Bill of Rights is bulwark against incursions, usurpations

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To the editor:

Everyone deeply appreciates Dr. Carmen Bonanni's service and dedication to our children's education and well-being. His thoughtful letter last week was no exception. But we have to be careful not to throw the baby out with the bathwater. After the tragic mass murders in Newtown, people naturally look at guns as the enemy and cause of such mayhem.

However, 40 years ago, the character Pogo in the comic strip of the same name noted, "We have met the enemy and he is us."

Not everyone buys into the NRA mantra that guns don't kill people; people kill people. Since 9/11, the Bill of Rights has been under siege with frequent calls to abridge these fundamental rights that our founding fathers fought long and hard to secure.

During the red scare of the 1950s and 1960s, college students, as a class project, would go out to the public and read aloud the Bill of Rights. Many Americans were appalled by these revolutionary rights and thought them to be communistic and radical in origin. Yes, the founding fathers were true revolutionaries willing to fight and die for these principles.

Even old Dr. Ben Franklin asserted: "They who can give up essential liberty to obtain a little temporary safety, deserve neither liberty nor safety." The pacifist Gandhi insisted: "Among the many misdeeds of the British rule in India, history will look upon the act of depriving a whole nation of arms, as the blackest."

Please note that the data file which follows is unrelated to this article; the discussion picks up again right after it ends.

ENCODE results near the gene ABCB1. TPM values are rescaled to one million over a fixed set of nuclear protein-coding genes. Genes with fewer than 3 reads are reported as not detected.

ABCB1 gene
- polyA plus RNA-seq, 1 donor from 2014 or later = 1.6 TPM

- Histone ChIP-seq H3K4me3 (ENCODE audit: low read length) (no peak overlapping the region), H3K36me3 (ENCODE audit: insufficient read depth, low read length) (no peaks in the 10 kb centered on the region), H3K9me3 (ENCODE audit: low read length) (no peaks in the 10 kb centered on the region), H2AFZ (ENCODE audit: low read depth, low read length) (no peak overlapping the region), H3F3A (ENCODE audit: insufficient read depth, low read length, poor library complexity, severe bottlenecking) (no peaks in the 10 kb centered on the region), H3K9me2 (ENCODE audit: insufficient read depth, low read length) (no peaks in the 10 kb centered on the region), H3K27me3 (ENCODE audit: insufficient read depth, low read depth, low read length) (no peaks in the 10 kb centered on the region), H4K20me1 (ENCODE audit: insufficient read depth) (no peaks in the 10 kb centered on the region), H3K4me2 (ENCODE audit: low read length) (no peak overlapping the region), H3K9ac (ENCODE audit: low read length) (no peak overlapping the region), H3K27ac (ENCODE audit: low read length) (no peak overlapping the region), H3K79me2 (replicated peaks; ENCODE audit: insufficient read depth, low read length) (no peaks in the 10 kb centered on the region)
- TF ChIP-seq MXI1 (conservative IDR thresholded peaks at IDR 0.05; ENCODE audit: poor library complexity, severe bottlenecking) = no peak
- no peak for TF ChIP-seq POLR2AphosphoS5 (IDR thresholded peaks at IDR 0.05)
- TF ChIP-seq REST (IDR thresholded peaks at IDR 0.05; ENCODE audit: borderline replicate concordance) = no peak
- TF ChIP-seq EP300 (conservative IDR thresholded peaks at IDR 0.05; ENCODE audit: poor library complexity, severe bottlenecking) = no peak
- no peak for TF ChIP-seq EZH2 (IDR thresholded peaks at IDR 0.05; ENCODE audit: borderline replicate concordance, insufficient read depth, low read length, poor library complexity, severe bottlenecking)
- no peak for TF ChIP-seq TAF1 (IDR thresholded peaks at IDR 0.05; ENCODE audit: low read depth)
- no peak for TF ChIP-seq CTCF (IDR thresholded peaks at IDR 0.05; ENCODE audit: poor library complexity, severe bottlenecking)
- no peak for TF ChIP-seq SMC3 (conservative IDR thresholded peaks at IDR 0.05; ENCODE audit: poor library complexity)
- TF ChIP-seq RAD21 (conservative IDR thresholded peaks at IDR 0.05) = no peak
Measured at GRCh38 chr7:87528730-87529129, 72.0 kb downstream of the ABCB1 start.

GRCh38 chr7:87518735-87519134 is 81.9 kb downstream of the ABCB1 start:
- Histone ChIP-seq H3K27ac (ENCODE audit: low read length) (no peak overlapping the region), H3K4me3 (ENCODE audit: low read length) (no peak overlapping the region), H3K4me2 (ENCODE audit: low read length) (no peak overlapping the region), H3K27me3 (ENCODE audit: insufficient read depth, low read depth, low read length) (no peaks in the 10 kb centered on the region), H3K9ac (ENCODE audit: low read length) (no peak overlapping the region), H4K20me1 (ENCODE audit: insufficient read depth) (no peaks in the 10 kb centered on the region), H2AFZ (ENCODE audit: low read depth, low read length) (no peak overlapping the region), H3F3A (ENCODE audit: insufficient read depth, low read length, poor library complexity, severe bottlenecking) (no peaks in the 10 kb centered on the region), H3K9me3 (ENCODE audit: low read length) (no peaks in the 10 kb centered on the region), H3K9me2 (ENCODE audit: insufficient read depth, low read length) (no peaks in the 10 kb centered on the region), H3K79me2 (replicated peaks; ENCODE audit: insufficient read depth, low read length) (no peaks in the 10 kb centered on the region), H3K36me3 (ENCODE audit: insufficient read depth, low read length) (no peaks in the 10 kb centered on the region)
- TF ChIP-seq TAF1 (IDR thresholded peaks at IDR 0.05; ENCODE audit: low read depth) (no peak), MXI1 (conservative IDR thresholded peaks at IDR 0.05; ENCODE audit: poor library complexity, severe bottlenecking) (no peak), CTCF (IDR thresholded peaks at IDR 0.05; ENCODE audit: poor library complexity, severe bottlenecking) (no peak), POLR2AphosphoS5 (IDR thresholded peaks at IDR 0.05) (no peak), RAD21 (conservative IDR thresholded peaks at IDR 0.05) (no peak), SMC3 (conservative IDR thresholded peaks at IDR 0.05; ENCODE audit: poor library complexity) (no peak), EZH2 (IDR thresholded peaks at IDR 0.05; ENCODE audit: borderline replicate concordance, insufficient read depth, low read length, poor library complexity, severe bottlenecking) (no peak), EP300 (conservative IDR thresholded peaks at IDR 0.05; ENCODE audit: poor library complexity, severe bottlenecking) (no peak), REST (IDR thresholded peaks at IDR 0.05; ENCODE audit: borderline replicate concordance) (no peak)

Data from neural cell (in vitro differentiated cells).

Lincoln at Gettysburg prayed for "a new birth of freedom and that a government of the people, by the people and for the people shall not perish from this earth."

Government in its never-ending quest for power and control can go seriously out of whack. The Boston Massacre of 1770 and the KentState shootings of 1970 are painful reminders. The Bill of Rights is our bulwark against such incursions and usurpations. America's second revolution was the Whiskey Rebellion. This armed insurrection had to be put down by George Washington himself.

Gun restrictions are already on the books banning Tommy guns, sawed-off shotguns, etc., and the assault weapons ban will most likely be reinstituted. These are not viewed as major infringements of Second Amendment rights.

Outlawing ammunition will only set off a wave of opposition by those who lawfully own firearms. If we eliminate lawful ownership of guns, then only the criminal element will possess them. The Second Amendment should continue to ensure and protect our freedom and liberty. 

John Sewell

Margate


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